When Life Hands Them Anything, Farrell Woods Makes a Pen Posted by: Aaron Stearns | 0 Comments
The idea that would become Farrell Woods spiked up like kindling when Jason Smith was laid off from his construction job. Not long after, he was visiting family in Tennessee, and his uncle showed him how to make an ink pen in his workshop. That new skill would soon ignite like lightning. In fact, it actually was lightning that set everything in motion, when it struck and ultimately destroyed a neighbor’s majestic tree. That was in 2010.
These days, the Indiana-based company, named after Jason’s father, stays busy. This past weekend alone, they filled orders for 26 keepsake, handcrafted pens to be used at weddings, graduations or simply to memorialize something special. The company’s motto is “We’ll turn anything into a pen,” and they’ll do it using a range of materials, such as whiskey barrels, antlers, bullet casings or even far stranger substances.
Lightning played a role in your business? Tell us the story.
“Jason and I are huge nature buffs,” Dusty said. “There’s a house that sits on the corner of this highway where we have to turn. A couple of years ago, we noticed this huge tree, one of the most beautiful trees we’ve ever seen, was cut down. We wondered what happened to it. And we kept driving by and there’s this stump of this tree. We had to know. So, Jason stopped at the house and knocked on the door — obviously we had no shame — and said, ‘We’ve seen that your tree has been cut down, and we’re just curious what you’re gonna do with the wood?’
As it turns out, these folks had planted this tree 40 years ago when they first moved in, and it was struck by lighting. It broke their heart, but they had to chop it down.
They said, ‘If you would like, since you also have this fascination and love for this tree, you can have a piece of it.’
“It took five men to carry this hunk of tree that these folks had given us,” Dusty recalls.
“Out of thanks, Jason made them this gorgeous bowl and some pens. When we presented it to them, they were in tears. They had planted it when they were young and watched it grow and now it was gone. Things like that become cherished parts of your life. Those neighbors are, to this day, some our dearest friends.”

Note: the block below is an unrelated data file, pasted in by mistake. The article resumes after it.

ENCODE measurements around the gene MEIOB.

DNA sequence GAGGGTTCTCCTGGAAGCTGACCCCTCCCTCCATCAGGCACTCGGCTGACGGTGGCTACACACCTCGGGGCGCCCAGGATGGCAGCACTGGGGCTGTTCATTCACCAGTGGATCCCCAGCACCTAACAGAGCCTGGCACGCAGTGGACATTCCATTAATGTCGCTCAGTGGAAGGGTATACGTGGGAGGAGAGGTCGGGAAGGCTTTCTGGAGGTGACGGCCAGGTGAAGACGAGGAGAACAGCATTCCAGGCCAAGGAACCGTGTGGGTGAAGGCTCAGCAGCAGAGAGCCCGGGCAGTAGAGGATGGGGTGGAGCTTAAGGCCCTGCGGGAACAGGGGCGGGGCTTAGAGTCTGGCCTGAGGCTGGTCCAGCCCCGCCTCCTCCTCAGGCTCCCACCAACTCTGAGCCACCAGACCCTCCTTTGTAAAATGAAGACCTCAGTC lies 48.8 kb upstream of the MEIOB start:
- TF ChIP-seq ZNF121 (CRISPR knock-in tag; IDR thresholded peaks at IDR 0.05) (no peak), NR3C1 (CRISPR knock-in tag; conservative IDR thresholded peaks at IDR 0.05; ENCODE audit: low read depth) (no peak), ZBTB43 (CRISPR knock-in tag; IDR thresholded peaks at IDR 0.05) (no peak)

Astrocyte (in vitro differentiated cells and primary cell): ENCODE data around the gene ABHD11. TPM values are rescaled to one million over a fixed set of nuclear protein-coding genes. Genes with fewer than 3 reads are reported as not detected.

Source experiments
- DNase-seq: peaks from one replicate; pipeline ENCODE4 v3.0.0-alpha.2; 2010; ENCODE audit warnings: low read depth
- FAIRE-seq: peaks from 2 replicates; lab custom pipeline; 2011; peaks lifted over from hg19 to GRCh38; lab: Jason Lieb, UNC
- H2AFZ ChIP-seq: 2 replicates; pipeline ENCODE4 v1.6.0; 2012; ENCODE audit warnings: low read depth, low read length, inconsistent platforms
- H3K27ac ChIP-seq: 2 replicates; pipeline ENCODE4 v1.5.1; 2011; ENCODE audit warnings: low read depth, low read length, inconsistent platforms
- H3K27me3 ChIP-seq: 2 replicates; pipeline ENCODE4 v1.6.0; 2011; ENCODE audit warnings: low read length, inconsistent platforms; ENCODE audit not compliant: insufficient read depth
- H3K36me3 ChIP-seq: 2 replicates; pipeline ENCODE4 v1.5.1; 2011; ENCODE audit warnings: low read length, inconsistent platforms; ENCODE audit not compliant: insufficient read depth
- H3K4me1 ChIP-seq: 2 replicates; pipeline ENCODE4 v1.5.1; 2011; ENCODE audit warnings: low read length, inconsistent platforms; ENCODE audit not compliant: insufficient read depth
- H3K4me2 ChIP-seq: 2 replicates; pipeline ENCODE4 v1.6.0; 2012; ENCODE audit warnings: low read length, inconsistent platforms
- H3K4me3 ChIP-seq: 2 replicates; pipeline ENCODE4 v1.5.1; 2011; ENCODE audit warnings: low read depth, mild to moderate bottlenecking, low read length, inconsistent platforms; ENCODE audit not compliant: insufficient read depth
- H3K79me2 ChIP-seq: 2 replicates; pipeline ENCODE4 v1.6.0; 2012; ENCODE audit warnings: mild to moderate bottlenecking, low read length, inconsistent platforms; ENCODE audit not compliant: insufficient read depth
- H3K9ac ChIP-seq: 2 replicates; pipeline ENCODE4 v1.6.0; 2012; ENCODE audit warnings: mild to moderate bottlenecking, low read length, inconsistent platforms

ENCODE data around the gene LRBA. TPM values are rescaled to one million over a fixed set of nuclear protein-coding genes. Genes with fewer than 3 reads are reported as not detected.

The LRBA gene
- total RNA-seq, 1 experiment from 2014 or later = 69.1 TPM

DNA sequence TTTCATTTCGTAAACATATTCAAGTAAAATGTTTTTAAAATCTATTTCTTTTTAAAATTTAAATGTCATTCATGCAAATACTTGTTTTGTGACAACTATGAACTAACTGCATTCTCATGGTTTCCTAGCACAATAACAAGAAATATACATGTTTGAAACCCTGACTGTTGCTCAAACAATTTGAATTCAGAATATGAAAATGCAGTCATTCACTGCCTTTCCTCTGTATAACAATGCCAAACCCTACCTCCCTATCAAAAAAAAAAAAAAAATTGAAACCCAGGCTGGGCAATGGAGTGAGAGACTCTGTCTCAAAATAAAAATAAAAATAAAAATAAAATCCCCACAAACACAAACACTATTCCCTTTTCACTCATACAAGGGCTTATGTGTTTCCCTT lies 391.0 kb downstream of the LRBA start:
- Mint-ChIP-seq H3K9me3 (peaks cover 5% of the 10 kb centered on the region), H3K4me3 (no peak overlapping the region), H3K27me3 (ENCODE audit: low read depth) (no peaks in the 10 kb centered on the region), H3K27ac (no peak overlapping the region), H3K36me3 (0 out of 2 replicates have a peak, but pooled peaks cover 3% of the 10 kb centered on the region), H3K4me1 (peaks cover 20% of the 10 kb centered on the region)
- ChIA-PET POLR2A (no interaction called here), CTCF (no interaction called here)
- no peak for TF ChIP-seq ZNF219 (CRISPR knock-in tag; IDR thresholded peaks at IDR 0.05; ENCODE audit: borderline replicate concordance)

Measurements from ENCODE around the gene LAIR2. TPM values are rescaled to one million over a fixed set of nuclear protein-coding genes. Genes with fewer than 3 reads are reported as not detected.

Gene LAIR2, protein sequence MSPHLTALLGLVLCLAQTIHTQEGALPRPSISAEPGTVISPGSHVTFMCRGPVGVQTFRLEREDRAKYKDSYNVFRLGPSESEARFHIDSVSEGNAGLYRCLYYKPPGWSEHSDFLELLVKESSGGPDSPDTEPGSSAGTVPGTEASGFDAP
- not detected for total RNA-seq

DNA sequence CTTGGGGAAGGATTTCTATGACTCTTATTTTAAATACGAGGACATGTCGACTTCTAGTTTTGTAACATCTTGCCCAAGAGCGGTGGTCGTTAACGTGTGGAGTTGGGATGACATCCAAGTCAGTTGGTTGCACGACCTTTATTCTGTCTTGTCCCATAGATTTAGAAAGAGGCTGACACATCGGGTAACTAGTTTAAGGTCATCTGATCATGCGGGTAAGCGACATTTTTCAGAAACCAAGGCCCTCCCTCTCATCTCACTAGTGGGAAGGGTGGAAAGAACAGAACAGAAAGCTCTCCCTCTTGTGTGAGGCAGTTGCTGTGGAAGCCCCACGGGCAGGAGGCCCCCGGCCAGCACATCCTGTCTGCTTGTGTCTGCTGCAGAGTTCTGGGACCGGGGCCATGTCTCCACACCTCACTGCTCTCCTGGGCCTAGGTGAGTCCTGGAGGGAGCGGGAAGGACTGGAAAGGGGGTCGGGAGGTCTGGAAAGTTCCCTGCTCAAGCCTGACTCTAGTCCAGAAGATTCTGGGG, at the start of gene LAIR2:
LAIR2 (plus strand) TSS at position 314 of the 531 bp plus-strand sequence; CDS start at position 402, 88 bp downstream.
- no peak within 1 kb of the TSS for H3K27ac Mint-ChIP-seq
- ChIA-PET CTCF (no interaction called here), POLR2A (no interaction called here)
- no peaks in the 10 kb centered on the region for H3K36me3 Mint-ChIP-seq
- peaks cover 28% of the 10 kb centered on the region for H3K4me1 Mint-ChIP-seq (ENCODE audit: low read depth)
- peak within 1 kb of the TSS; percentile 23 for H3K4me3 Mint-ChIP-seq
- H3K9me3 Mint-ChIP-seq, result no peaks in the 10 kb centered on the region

Your business motto is ‘We’ll turn anything into a pen.” What are some of the strangest things you’ve been asked to turn into a pen?
“We’ll visit 7 or 8 craft shows a year, and over the years, folks have started bringing us bizarre little pieces, so the strangest thing that we’ve received is someone brought us this huge hunk of fungus that grows on the side of a tree. It wasn’t a mushroom but the flat pieces that look like a single wall shelf. The piece he brought was probably shoebox-sized piece of fungus.
Jason tried his darndest. He got it turned, but it fell apart because it wasn’t solid enough. It would have been beautiful,” she said with a laugh.
“We’ve also turned deer antlers. Hunters might disagree with this, but you can only have so many antler racks on your wall. He’ll make a pen and engrave it or make a desk set with whatever they want. It’s just another way to memorialize, or make something that’s very personal.
“We had a gentleman about six months ago, he sent us a chunk of wood, it was a gun stock from his World War II 1928 Mosin Nagant rifle. He has traced this rifle’s lineage back to Russia where it was produced. He put a different stock on it, but he sent us the original stock to make him two pens. He’s got a cubby in our workshop, and we keep that stock in case he wants something else.
“People bring us the darndest things. That’s how we got started with the whiskey barrels.”
How do you turn a whiskey barrel into a pen?
“We purchase our own barrels and have them shipped in. Jason and I cut them down. It takes about 7 weeks to dry out a barrel enough to be able to turn it. If you could smell the workshop when we cut the barrels — you could seriously catch a buzz from the fumes. When we’re doing craft shows and making a whiskey pen, folks will walk by and they’ll sniff, and look at us really funny and say, ‘What do you guys have going on in there?’
But they have to be dried because if they have too much moisture, they’ll crack when you try to turn them. By now, we’ve got a whole system. We measure the moisture content and it needs to be somewhat precise.”
What inspired you to make pens from bullet casings?
“Jason’s father passed away about a year ago, and he was in the navy. When a serviceman or woman passes, they get military honors, the 21-gun volley. We were given those bullet casings from the shots they fired at the funeral, and we’re sitting there thinking, ‘What are we going to do with this?’ Then we thought, ‘Let’s do some thing personal out of it.’ And that created a whole other option for folks. Customers send us their memorial shell casings, and we’ll craft a pen from to remember their loved ones service.”
Do you ever find yourself without a pen? Is that even possible?
Yes. I was in the car the other day, and I needed to sign something and I said to Jason, “Do you have a pen?” He was like “What? Why don’t you have a pen?” It’s hard sometimes because I’m not allowed to have any of the cheap-y pens, but sometimes you can’t help it. They give them to you at the bank, pretty much everywhere,” she said.
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